You were having an intense conversation with a woman you met at a networking event when she began to shift her gaze from your face to look around the room. Did that make you feel as if she’d stopped listening?
If so, it wasn’t a logical reaction. You know that a person doesn’t have to look at you to hear you. After all, people don’t listen with their eyes.
Or do they?
Neuroscientists at Colgate University study the effects of gestures by using an electroencephalograph (EEG) machine to measure “event related potentials” – brain waves that form peaks and valleys. One of these valleys, dubbed N400, happens when people listen to nonsensical language. This same brain wave dip occurs when subjects are shown gestures that contradict what’s spoken.
Whenever someone’s words say one thing (“Keep talking, I’m listening”) but their lack of eye contact indicates the opposite, your brain is forced to make a choice. And when you have to choose between what’s being said and the nonverbal cues that are being sent, you will intuitively discount the words and believe the body language.
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The impact of eye contact is particularly powerful because it is instinctive and connected with humans’ early survival patterns. Children who could attract and maintain eye contact, and therefore increase attention, had the best chance of being fed and cared for.
And eye contact retains its power with adults. We gaze intently at one another, unconsciously monitoring the wide eyes of surprise or pleasure and the narrowed eyes of suspicion or dislike. We respond (positively or negatively) to dilated pupils that signal attraction, increased blink rates caused by stress, and darting eyes that underscore discomfort or defensiveness.
Over the course of a conversation, eye contact is made through a series of glances – by the speaker to make sure the other person has understood or to gauge reactions, and by the listener to indicate interest in either the other person or what’s being said. It is also used as a synchronizing signal. People tend to look up at the end of utterances, which gives their listeners warning that the speaker is about to stop talking. There is often mutual eye contact during attempted interruptions, laughing, and when answering short questions.
Eye contact is most effective when both parties feel its intensity is appropriate for the situation (and this may differ with introverts/extroverts, men/women, and, most definitely, between cultures). But greater eye contact, especially in intervals lasting four to five seconds, almost always leads to greater liking. As long as people are looking at us, we believe we have their interest. If they meet our gaze more than two-thirds of the time, we sense that they find us appealing or fascinating.
In fact, the only kind of increased eye contact that does not increase liking is staring – which most of us consider to be rude or even threatening. This kind of over-done eye contact generally communicates a desire to dominate, a feeling of superiority, a lack of respect, or a wish to insult.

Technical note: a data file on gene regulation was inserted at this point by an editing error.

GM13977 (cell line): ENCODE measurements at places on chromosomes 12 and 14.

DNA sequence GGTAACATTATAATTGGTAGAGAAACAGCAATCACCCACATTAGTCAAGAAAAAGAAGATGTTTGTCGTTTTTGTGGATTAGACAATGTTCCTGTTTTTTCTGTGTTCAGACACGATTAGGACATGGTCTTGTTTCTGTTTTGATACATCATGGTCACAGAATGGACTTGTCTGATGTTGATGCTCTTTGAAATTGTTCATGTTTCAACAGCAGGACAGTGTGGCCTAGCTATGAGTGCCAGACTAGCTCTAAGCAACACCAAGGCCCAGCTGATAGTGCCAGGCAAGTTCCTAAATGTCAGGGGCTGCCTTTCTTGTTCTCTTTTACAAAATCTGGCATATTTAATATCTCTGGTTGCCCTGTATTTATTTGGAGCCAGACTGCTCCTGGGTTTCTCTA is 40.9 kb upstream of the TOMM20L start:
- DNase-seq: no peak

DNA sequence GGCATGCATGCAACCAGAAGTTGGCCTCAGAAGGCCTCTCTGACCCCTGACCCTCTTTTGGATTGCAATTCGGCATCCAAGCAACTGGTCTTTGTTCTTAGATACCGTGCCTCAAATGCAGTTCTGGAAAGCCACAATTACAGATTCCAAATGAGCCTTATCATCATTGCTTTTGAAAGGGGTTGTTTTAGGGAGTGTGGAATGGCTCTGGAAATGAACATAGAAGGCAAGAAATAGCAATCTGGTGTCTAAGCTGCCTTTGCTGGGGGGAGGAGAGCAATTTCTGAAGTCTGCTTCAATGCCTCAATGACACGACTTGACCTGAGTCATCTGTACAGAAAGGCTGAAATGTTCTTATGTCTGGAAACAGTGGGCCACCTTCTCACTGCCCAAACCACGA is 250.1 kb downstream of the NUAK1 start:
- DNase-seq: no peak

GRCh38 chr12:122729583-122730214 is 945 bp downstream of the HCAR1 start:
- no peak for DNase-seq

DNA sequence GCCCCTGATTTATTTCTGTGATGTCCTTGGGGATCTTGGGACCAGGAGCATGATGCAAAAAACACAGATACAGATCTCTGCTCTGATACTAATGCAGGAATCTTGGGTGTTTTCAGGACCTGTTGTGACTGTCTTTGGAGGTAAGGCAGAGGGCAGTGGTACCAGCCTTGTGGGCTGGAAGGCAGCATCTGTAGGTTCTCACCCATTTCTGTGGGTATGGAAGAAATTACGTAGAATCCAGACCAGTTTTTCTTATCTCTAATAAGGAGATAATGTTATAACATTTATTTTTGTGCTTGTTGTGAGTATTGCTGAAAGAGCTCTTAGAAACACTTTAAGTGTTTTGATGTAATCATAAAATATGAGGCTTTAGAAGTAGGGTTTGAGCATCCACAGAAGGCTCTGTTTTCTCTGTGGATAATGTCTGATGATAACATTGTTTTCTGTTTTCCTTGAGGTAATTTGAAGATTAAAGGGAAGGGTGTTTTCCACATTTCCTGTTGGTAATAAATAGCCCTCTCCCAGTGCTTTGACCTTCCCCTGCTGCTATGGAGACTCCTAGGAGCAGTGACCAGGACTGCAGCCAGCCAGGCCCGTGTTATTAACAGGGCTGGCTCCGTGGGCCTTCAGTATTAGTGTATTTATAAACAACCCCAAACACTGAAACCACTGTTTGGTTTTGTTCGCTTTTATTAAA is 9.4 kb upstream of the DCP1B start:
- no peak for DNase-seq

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In the Western world, too little eye contact is interpreted as being impolite, insincere, or even deceptive. One hospital, analyzing letters of complaints from patients, reported that 90 percent of the complaints had to do with poor doctor eye contact, which was perceived as a “lack of caring.” A manager attending one of my Leadership Presence programs told me that a woman on his team felt he didn’t value her opinion. When the manager asked why she felt that way, the woman replied: “You don’t look at me when I speak.” (A habit he quickly corrected.)
Of course, people decrease or avoid eye contact for many reasons, such as when they are discussing something intimate or difficult, when they are not interested in the other person’s reactions, when they don’t like the other person, when they are insecure or shy and when they are ashamed, embarrassed, depressed or sad.
Waiters in restaurants tend to avoid eye contact with their customers to send the message, “I’m too busy to deal with you right now.” Employees avoid eye contact when the boss poses a difficult question or asks for volunteers. (The general rule here is to look down and shuffle through notes as if searching for the answer or engaged in a much more important pursuit.) And when pedestrians or drivers want to ensure their right of way, one strategy is to avoid meeting the other’s eyes in order to avoid cooperation.
In intense or intimate conversations, people naturally look at one another more often and hold that focus for longer periods of time. A sure sign that a conversation is lagging is when one of the participants begins looking away to pay more attention to other people or objects in the vicinity.
So, you were right. When the woman stopped looking at you and began to gaze blankly into the distance or to visually scan the room, she was “saying” with her eyes that she had, in effect, stopped listening.
Carol Kinsey Goman, PhD, is an executive coach, consultant, and international keynote speaker at corporate, government, and association events. She is also the author of STAND OUT: How to Build Your Leadership Presence. For interview requests, click here.
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